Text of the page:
Monster Venom: Onset time for most monster venom is 1-6 rounds, however for venomous monsters with 5 or more hit dice the onset time is one round. An assassin trained in poison use has a 50% chance of being able to recover usable venom from slain monsters: one dose from a size S monster, 1-3 doses from a size M monster, and 1-6 doses from a size L monster. This recovered venom can be used by the assassin as ingestive or insinuative poison, or may be processed in a lab into gas or contact poison. Unprocessed venom retains potency for one week, but once processed it retains potency as per normal poison of its mode. The Assassin’s Guild uses recovered monster venom to manufacture other types of poison and does not sell unprocessed monster venom, so it always must be recovered directly.
Poison Antidotes: Antidotes to ingestive, insinuative, gas, and contact poison may all be purchased at the same price per dose as poison of the appropriate type. While poisons can typically only be purchased from the local Assassin’s Guild, antidotes may also be purchased from regular alchemists. Each letter-type antidote is effective against the corresponding type of poison and all lesser types of the same mode (i.e. Type D ingestive antidote works against Type A-D ingestive poison but not Type E or any non-ingestive poison). Antidote can be taken before the poison is administered and remains effective in the character’s system for up to three hours, or can be taken after the poison has been administered but before it has taken effect in order to neutralize the effect. An antidote taken after the poison has already taken effect will not remove or reverse any damage or effect that has already been inflicted. One dose of antidote will counteract one dose of poison. Antidotes to monster venom are specific to the monster type (i.e. giant scorpion antidote is not effective against giant spider venom or vice versa) and very expensive - the cost is 1,000 g.p. per hit die of the corresponding monster type (e.g. 5,000 g.p. for a dose of anti-giant scorpion venom), halved if the purchaser is able to supply a sample of the appropriate type of venom to the alchemist who is preparing the antidote.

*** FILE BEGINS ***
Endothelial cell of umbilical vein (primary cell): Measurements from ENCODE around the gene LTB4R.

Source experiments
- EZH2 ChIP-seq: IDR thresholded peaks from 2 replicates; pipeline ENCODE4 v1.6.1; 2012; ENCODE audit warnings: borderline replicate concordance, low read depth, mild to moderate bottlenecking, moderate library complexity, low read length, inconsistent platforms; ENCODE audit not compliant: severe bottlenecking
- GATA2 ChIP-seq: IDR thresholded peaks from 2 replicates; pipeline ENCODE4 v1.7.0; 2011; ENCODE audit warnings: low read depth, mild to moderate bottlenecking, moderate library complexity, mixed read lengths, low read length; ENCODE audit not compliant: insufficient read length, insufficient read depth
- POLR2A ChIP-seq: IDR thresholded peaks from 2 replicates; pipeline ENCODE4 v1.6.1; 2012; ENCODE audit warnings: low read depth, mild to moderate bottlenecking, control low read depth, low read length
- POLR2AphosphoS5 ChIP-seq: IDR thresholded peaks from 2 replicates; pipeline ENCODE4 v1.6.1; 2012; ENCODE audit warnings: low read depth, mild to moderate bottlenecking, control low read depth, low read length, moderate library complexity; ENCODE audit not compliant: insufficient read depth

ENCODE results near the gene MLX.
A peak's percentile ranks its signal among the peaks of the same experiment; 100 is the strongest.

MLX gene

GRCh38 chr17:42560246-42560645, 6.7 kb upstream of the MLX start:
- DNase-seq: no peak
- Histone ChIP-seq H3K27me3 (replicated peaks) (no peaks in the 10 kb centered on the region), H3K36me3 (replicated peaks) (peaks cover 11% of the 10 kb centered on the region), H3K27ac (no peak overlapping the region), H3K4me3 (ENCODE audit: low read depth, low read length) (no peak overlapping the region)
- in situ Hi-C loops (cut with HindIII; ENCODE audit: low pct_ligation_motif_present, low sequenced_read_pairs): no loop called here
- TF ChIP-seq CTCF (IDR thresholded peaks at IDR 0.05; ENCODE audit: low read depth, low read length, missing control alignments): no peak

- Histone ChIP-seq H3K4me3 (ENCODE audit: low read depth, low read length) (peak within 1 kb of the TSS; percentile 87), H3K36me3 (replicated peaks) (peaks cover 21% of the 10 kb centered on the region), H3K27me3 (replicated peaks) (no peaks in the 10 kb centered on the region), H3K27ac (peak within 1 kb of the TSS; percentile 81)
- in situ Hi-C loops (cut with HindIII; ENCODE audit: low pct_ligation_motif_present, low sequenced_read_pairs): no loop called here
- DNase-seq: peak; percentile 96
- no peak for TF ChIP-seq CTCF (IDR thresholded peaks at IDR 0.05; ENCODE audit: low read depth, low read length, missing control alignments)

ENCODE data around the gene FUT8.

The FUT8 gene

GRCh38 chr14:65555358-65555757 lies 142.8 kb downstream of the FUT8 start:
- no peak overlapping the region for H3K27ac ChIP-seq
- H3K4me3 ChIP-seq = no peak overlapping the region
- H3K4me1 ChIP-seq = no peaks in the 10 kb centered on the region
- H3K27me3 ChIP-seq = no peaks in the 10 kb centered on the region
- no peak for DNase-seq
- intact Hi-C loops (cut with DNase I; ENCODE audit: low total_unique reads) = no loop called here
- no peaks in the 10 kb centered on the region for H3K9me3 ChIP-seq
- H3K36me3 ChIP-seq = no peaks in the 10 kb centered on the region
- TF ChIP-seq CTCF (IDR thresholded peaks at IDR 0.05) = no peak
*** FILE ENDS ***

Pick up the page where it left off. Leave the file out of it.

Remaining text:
Use of holy water: In addition to its other uses (as a spell component and against the undead) drinking a vial of holy water will delay the onset of any poison by 3-9 (2d4+1) turns, and will even temporarily revive a character who has already succumbed to poison if fed to them within one turn of the poisoning (cf. slow poison spell). This effect only works once per poisoning (i.e. drinking a second vial doesn’t increase the delay) and unholy water does not have this effect.
You’d think holy water would act as a poison against evil creatures (and vice versa for unholy water), no?
That fits logically, but since AD&D makes such a point that poison is dishonorable and use of it is an evil (or at best neutral, but never good) act, it wouldn’t fit within that framework to have holy water function as de facto poison, even against evil opponents. Having it counter poison is more fitting with the way poison is handled in AD&D.Delete
Just added to The Links to Wisdom!ReplyDelete
I have been working a bit on cleaning up the dead links therein; so it is nice to actually add one!!
Wow, I’d never seen that page before and it’s a really incredible resource and I’m honored to be included among all that other great stuff!Delete
Happy to add your stuff; as always. The person that runs that site is good people! It has been around for a long time as you can see.Delete
Wow is right! That is a HUGE list.Delete
Poison rules that include antidoets suggest (to me anyway!) a sub-system of alchemy rules that would cover potions, poisons, poison antidotes, herbalism/natural curatives, and perhaps mountebank fakeries as well.ReplyDelete
Have you given any thought to something like that Trent?